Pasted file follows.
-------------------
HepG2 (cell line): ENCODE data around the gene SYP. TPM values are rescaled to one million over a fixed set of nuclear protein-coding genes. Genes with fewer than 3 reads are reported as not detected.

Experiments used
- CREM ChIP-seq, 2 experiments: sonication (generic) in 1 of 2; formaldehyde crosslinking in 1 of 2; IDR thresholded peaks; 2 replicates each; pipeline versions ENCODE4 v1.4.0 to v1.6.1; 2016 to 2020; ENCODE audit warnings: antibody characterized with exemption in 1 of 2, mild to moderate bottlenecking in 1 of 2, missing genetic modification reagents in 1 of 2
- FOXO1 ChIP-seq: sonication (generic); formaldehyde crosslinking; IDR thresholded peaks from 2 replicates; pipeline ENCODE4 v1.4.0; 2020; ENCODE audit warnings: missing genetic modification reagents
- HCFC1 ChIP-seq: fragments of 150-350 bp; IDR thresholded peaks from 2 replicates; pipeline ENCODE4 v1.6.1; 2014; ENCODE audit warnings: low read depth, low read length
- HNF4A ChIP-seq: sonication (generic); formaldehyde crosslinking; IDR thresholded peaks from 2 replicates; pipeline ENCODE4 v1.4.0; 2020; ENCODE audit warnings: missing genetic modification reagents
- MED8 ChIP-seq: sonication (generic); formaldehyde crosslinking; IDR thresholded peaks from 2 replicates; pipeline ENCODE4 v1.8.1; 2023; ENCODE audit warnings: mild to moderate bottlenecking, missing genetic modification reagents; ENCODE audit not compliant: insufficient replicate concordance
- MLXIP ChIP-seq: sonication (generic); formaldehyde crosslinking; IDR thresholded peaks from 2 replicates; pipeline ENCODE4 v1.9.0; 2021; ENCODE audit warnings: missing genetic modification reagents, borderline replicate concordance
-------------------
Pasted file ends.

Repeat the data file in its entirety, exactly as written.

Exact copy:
HepG2 (cell line): ENCODE data around the gene SYP. TPM values are rescaled to one million over a fixed set of nuclear protein-coding genes. Genes with fewer than 3 reads are reported as not detected.

Experiments used
- CREM ChIP-seq, 2 experiments: sonication (generic) in 1 of 2; formaldehyde crosslinking in 1 of 2; IDR thresholded peaks; 2 replicates each; pipeline versions ENCODE4 v1.4.0 to v1.6.1; 2016 to 2020; ENCODE audit warnings: antibody characterized with exemption in 1 of 2, mild to moderate bottlenecking in 1 of 2, missing genetic modification reagents in 1 of 2
- FOXO1 ChIP-seq: sonication (generic); formaldehyde crosslinking; IDR thresholded peaks from 2 replicates; pipeline ENCODE4 v1.4.0; 2020; ENCODE audit warnings: missing genetic modification reagents
- HCFC1 ChIP-seq: fragments of 150-350 bp; IDR thresholded peaks from 2 replicates; pipeline ENCODE4 v1.6.1; 2014; ENCODE audit warnings: low read depth, low read length
- HNF4A ChIP-seq: sonication (generic); formaldehyde crosslinking; IDR thresholded peaks from 2 replicates; pipeline ENCODE4 v1.4.0; 2020; ENCODE audit warnings: missing genetic modification reagents
- MED8 ChIP-seq: sonication (generic); formaldehyde crosslinking; IDR thresholded peaks from 2 replicates; pipeline ENCODE4 v1.8.1; 2023; ENCODE audit warnings: mild to moderate bottlenecking, missing genetic modification reagents; ENCODE audit not compliant: insufficient replicate concordance
- MLXIP ChIP-seq: sonication (generic); formaldehyde crosslinking; IDR thresholded peaks from 2 replicates; pipeline ENCODE4 v1.9.0; 2021; ENCODE audit warnings: missing genetic modification reagents, borderline replicate concordance